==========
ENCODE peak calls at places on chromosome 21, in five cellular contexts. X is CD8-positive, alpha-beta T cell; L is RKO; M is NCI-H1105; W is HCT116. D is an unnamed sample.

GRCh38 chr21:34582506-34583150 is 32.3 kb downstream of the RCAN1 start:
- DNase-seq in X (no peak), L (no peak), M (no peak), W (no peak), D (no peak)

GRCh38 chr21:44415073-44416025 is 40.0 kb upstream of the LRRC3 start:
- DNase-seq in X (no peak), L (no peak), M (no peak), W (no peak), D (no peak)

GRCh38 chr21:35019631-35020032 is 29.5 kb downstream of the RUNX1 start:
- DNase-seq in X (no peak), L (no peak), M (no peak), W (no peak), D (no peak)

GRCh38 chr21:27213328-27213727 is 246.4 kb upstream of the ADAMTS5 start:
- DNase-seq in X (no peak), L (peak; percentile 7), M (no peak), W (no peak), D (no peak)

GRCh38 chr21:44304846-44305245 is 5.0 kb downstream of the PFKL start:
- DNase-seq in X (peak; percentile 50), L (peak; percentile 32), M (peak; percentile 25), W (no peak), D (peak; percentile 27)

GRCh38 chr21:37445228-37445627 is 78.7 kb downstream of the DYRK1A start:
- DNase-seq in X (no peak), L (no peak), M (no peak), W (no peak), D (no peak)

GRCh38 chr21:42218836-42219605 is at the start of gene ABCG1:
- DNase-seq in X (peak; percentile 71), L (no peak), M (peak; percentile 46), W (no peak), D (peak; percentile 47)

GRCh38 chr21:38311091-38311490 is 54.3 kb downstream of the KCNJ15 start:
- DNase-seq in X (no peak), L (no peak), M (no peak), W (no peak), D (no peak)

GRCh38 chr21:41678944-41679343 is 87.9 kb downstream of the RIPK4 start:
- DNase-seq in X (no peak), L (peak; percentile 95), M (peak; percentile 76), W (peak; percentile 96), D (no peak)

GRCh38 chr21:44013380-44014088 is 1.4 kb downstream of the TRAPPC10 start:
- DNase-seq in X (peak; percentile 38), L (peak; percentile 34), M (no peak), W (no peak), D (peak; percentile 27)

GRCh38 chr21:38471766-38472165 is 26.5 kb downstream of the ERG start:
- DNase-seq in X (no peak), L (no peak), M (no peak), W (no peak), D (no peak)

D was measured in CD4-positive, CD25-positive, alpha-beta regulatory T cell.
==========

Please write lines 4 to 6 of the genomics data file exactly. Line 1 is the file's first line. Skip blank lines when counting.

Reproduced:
GRCh38 chr21:44415073-44416025 is 40.0 kb upstream of the LRRC3 start:
- DNase-seq in X (no peak), L (no peak), M (no peak), W (no peak), D (no peak)

GRCh38 chr21:35019631-35020032 is 29.5 kb downstream of the RUNX1 start: